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Field Notes from a Wine Life – President’s Day Edition

More assorted miscellaneous items from a wine life …

The Court of Master Sommeliers

I caught up with Arthur Black, an Indianapolis-based Master Sommelier candidate, who I profiled last summer, to see how he felt about his preparation for his test this week in California.

Yes, Healdsburg, The Hotel Healdsburg to be exact, is the epicenter of wine knowledge this week with a collection of Master Sommeliers and an oversubscribed class full of Master Sommelier candidates attempting to pass the toughest of wine tests.

I have a great deal of respect, an insane amount of respect, for Master Sommeliers.  The amount of knowledge and the level of palate-tuning that is necessary to pass is hard to describe in practical terms.  I have heard analogies to becoming a CPA, passing the Bar, and passing your Boards if you are a doctor.  Within the realm of commitment and expertise required, I think they can be equated in the same breath.

Do you want to blind taste six wines and then, within twenty-five minutes, identify the grape varietal, country of origin, district of origin and the vintage?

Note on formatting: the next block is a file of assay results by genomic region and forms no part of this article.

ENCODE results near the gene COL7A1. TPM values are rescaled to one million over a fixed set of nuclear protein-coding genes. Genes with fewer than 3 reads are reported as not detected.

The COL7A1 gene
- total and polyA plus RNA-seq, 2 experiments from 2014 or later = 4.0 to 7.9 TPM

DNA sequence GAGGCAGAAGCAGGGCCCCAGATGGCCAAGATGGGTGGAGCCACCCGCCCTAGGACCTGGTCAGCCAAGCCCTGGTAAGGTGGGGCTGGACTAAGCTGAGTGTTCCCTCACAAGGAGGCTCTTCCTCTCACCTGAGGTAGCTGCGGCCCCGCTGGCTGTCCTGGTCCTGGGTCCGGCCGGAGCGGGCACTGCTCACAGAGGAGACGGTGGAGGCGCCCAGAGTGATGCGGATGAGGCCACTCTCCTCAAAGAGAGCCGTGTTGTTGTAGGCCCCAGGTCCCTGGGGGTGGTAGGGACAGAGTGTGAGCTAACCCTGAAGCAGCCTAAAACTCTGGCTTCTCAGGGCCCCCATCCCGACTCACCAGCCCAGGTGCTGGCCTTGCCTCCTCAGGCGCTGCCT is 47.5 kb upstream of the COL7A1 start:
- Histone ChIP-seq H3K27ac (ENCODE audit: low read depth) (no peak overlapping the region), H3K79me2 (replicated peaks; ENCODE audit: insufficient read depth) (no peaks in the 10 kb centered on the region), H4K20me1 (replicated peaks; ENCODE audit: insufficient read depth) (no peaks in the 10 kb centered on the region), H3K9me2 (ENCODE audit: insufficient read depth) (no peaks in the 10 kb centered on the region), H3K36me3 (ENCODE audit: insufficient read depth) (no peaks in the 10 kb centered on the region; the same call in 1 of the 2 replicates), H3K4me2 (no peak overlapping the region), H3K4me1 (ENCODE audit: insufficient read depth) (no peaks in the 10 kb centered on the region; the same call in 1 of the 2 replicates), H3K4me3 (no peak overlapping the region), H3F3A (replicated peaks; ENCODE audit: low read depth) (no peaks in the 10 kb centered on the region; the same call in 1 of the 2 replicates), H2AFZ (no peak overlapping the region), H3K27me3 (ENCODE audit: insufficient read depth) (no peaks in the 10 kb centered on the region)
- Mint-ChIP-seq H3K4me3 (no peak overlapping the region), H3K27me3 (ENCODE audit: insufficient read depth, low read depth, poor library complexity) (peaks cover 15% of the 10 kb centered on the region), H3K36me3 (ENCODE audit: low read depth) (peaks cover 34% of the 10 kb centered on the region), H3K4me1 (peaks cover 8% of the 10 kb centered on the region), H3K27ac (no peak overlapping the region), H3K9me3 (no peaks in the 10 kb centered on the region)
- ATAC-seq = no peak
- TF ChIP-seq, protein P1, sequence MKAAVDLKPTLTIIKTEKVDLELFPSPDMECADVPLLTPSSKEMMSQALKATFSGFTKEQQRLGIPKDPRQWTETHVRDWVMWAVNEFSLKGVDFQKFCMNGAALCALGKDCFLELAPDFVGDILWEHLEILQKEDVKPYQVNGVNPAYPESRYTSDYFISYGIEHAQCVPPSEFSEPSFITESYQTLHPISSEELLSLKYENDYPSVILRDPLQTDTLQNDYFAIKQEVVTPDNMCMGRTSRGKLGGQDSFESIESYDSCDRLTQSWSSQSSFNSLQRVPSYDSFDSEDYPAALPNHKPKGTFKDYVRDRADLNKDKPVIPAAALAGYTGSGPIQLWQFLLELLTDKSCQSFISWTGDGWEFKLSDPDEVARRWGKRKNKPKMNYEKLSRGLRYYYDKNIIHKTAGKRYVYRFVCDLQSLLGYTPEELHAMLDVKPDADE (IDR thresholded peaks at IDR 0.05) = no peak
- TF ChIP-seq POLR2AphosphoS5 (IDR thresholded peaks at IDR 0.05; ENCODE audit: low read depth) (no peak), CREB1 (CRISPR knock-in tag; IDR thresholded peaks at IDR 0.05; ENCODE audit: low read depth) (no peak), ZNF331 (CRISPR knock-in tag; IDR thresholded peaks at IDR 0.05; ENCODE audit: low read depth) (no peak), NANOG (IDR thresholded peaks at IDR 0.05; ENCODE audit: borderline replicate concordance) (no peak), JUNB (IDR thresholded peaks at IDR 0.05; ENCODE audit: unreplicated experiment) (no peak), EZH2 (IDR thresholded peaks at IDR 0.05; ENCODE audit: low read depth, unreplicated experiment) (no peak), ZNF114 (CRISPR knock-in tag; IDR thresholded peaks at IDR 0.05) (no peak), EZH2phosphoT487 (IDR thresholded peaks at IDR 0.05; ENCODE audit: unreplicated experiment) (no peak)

For six wines!  With all of the worlds grape-growing regions as your draw pool.

Me neither.

A doctor does not practice medicine with one of his senses taken away – sight, touch, smell, etc.  I would like to see a doctor exert expertise without seeing a patient to view primary indicators …

Arthur actually has a five-month reprieve on this career-making test as the Court of Master Sommeliers has 77 people sitting for the Master Sommelier certification this year—the most in 30 years and up from 44 candidates last year.  So, Arthur gets more study time and more time to let the test get into his head before he takes the weeklong exam in Cincinnati in July for first time candidates.

My best wishes to Arthur in his continued preparation and the rest of the candidates who are testing this week, as well.

The Wine Whore